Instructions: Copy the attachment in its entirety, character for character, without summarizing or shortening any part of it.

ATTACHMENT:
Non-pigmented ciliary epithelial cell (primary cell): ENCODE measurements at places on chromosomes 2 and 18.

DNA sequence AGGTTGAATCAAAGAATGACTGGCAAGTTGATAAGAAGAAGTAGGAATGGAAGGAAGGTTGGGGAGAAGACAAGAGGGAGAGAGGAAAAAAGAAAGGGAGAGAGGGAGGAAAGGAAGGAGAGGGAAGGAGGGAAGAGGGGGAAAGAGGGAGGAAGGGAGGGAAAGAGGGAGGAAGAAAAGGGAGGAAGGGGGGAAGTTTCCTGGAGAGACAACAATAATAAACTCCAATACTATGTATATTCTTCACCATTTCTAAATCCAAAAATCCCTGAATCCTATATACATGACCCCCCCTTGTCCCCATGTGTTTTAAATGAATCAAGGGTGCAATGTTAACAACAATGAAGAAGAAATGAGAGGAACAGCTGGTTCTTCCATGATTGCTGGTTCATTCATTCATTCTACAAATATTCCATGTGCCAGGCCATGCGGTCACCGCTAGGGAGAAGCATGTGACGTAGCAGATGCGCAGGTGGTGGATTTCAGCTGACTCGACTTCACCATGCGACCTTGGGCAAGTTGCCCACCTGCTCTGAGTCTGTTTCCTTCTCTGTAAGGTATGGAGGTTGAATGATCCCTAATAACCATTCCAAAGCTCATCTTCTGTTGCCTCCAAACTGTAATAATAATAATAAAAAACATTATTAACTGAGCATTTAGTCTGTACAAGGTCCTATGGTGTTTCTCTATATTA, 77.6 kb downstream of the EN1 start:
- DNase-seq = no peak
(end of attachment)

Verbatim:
Non-pigmented ciliary epithelial cell (primary cell): ENCODE measurements at places on chromosomes 2 and 18.

DNA sequence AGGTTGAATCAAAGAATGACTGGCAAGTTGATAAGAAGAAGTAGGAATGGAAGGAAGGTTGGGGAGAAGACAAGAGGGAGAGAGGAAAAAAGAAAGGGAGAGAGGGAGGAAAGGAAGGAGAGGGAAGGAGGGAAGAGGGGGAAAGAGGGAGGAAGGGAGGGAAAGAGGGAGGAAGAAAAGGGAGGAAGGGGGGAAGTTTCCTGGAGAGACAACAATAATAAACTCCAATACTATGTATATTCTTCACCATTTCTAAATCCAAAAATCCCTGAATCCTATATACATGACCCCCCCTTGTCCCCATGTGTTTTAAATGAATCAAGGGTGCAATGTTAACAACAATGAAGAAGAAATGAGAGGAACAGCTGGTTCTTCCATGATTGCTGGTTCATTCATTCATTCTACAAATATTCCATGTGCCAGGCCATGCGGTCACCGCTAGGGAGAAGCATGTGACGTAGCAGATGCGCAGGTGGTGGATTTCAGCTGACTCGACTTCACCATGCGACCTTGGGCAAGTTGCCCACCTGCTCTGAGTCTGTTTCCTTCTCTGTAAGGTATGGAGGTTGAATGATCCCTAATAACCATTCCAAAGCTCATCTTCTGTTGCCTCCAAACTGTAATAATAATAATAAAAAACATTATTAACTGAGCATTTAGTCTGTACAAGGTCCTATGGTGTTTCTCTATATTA, 77.6 kb downstream of the EN1 start:
- DNase-seq = no peak